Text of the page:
Carter & Frith (1998) noted that as much as neuroscience has been simplified for the teachers for easy understanding and application in the classrooms, and it also has its limitation for the educators since it’s a complex field. As much as the teachers read about the structure, development and functioning of the brain, many teachers tend to bypass the limitation for the teachers on neuroscience and misuse or overextend ideas and knowledge from neuroscience. For instance, some teachers tend to apply hemispheric strategies to remedy complex problems of learning like autism and dyslexia. Furthermore, some teachers are in support of Ritalin and Adderall usage for the young students who suffer from attention problems. Ritalin and Adderall are psycho-stimulant drugs for self regulation and their proposition or recommendation by a teacher is too extreme in the neuroscience field, since there are limitations for the teachers.

Kim & Sankey (2010) noted that some of the teachers or pre-service school teachers easily believe in ideas or neuromyths with only minimal scientific truth. For instance, may teachers misquote, misread and over extend ideas from neuroscience to support their neuromyths and biasness. Most of the teachers do not get facts from the educational neuroscience textbooks, or open their minds for the valid information but mostly pay attention to what is aligned in their beliefs (Geake, 2009). Furthermore, they create narratives, come up with their own folk theories based on their beliefs they have recited and retold countless of times. This trend and tendency among most of the teachers has both ethical and educational implications (Moshman, 2011). According to Sylvan & Christodoulou (2010), fallacious beliefs about education and neuroscience could cause teachers to teat unfairly the young children, spend their hard earn cash on programs products that that are worthless and has no good, and lastly set low expectations. Similarly, Hruby & Goswami (2011) noted that neuromyths of the teachers have a major influence in shaping the views and perceptions of educators.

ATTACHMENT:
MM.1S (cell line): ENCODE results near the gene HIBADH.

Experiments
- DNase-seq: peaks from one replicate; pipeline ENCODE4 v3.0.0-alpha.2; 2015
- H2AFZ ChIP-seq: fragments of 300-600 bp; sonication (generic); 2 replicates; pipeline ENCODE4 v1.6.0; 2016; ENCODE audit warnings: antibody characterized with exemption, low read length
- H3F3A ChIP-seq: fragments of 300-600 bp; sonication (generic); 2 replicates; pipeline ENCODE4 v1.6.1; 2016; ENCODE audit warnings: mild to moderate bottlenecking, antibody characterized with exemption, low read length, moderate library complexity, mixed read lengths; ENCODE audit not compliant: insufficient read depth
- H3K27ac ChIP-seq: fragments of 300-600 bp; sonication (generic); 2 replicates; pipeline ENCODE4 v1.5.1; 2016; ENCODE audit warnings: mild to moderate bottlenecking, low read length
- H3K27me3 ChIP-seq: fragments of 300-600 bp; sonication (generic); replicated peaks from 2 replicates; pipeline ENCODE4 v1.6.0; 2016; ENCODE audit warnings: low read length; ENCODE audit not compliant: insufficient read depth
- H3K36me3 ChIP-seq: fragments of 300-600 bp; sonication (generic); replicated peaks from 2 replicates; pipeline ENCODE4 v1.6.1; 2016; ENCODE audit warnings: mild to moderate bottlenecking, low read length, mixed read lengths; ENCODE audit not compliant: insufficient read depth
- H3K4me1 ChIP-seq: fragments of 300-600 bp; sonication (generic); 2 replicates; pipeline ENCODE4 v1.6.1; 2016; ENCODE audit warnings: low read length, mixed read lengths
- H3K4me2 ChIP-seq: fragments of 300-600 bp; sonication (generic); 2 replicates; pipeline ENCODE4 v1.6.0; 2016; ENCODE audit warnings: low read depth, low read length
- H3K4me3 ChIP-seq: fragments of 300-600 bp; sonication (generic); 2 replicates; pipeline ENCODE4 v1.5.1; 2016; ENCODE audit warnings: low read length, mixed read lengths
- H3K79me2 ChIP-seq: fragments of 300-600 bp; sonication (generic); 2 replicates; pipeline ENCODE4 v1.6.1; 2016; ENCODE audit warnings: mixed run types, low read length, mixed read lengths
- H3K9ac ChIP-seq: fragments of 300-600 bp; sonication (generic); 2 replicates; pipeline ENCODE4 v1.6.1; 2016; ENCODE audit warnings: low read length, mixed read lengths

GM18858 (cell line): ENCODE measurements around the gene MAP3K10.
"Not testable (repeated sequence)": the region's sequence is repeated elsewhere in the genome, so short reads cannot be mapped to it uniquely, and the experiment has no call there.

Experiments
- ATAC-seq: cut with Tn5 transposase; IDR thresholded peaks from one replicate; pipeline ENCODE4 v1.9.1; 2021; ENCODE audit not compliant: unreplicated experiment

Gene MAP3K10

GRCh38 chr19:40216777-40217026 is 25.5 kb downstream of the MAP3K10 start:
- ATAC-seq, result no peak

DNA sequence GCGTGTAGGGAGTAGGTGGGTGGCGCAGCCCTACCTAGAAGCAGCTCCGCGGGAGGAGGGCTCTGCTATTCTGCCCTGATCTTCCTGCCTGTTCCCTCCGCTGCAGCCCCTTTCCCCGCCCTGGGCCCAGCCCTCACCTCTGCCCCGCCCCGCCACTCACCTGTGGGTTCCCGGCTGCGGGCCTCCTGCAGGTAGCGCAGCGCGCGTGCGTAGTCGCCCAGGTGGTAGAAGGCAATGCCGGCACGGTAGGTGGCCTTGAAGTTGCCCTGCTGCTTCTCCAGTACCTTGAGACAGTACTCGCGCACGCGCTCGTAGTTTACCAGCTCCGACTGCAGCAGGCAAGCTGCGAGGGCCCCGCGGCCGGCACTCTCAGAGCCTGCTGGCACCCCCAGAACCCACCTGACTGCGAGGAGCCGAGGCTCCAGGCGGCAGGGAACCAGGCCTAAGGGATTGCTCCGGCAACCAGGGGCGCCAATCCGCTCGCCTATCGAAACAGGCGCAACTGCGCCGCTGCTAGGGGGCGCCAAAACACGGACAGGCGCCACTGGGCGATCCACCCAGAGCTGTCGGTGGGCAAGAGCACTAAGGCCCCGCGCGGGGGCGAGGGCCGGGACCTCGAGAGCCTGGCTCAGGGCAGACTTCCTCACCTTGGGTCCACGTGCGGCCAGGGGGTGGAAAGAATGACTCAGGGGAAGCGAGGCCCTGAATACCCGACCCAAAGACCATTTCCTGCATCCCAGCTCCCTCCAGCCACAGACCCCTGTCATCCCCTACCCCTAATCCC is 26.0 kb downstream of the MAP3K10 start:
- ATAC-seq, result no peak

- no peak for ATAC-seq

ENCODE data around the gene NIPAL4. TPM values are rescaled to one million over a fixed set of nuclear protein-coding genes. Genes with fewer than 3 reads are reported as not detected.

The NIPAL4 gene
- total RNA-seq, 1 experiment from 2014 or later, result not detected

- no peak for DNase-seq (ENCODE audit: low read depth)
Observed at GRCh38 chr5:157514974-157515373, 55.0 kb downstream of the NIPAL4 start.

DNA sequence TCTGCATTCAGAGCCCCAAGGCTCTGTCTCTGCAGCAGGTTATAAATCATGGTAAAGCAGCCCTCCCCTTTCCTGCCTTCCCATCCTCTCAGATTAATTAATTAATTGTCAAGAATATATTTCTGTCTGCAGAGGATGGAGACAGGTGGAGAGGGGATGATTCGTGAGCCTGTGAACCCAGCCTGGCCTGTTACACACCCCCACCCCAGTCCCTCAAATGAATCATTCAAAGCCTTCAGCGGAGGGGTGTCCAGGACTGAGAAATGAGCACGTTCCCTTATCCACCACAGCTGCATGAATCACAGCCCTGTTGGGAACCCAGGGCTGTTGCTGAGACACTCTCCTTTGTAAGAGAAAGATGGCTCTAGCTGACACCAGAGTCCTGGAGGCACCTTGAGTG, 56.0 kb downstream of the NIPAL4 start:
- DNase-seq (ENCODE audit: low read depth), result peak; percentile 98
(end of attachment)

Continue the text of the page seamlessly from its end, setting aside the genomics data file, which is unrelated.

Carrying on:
In a study conducted by Zambo & Zambo (2011), the findings indicated that the most educators have an interest in the field of neuroscience and therefore used television, internet, course and workshops to get more information about the subject. Simi8larly, the educators believed that neuroscience should be incorporated in their syllabus as part of their training and furthermore, they believed that this way will make them better teachers especially when they dealing with special need students. Zambo (2013) also indicated that their findings from their survey showed that the teachers believed that the strategies and products they are using assist significantly in learning because there exists a link with the neuroscience for example “brain gym,” and “Your Baby Can Read” among others. Generally, to most teachers, fads precede facts and research (Zambo & Zambo, 2011).

Zambo (2013) also indicated that when it came to believing in the neuroscience value for teachers, their study indicated that not all teachers believed it. Some believed in neuroscience wholeheartedly, few did not believe at all while others hold reservations. The believers of neuroscience saw neuroscientists as experts in the neuroscience fields and accept it because of its reliance on advanced technologies. They believe that the neuroscientists can tell them how and what to teach and because of that, they have a thirst for information. The believers there.............